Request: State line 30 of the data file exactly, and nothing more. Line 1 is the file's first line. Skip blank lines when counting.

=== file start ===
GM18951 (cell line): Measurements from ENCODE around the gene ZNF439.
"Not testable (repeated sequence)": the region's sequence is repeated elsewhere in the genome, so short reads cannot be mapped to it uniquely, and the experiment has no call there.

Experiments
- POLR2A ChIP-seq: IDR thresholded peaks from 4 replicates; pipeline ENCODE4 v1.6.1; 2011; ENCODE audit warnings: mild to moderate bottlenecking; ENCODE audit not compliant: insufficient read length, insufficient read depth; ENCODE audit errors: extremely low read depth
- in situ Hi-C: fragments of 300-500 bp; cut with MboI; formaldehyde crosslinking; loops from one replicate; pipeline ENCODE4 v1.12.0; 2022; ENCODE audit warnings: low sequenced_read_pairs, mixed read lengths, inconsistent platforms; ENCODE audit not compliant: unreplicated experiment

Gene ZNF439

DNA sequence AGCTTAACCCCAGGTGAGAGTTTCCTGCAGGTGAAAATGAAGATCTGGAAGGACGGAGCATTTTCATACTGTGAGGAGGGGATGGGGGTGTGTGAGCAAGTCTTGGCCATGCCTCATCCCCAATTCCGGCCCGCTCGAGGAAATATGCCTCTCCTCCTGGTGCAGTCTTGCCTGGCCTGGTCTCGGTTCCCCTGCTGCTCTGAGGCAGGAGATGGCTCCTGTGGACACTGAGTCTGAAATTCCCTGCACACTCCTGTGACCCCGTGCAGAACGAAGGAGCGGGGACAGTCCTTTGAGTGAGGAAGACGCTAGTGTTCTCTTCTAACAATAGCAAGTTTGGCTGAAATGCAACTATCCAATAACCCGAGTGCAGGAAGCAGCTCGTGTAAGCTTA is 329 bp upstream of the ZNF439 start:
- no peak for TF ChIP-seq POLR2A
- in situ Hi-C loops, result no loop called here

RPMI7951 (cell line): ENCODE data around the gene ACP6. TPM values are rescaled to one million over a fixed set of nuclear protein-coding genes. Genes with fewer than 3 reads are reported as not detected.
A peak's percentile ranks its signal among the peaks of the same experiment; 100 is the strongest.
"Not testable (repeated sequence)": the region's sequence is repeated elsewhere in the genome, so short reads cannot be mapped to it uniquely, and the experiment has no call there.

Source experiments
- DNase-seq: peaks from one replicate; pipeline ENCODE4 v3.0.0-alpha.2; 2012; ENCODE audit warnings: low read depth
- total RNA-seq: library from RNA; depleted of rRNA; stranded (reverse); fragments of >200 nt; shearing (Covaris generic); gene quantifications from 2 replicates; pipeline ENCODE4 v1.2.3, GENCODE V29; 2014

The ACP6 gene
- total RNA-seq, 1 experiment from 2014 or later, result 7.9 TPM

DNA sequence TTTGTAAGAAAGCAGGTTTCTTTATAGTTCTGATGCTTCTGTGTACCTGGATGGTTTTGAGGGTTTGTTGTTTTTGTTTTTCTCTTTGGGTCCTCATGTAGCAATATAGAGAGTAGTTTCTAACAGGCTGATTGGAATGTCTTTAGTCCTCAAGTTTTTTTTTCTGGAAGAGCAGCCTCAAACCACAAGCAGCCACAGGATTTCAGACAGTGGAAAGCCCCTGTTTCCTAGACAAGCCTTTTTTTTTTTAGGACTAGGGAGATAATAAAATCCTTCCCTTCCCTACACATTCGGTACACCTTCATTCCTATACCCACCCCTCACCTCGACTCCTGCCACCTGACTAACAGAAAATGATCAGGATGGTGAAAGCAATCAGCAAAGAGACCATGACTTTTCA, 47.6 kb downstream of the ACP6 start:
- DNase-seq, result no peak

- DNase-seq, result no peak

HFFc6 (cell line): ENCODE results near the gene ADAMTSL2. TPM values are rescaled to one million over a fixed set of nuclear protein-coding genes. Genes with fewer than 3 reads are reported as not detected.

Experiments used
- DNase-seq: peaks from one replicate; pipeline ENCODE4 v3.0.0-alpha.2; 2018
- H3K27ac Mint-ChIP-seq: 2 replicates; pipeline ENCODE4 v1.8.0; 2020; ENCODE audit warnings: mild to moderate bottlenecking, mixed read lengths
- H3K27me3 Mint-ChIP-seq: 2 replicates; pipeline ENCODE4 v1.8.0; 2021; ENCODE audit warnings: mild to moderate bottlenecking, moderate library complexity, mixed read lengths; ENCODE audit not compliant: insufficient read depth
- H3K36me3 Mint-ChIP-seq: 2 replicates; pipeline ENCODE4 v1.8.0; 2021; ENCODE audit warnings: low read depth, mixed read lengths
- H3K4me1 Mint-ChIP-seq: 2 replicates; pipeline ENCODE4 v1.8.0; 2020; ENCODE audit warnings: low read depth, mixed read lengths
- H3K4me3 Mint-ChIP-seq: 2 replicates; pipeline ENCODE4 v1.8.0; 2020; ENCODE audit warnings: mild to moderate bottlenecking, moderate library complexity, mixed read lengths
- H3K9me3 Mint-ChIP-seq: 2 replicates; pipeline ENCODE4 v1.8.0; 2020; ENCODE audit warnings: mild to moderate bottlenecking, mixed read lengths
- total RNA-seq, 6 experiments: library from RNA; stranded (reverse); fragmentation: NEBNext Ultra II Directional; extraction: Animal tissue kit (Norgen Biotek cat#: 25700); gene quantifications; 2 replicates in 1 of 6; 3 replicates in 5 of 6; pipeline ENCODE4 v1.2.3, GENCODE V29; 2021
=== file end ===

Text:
- total RNA-seq, 6 experiments: library from RNA; stranded (reverse); fragmentation: NEBNext Ultra II Directional; extraction: Animal tissue kit (Norgen Biotek cat#: 25700); gene quantifications; 2 replicates in 1 of 6; 3 replicates in 5 of 6; pipeline ENCODE4 v1.2.3, GENCODE V29; 2021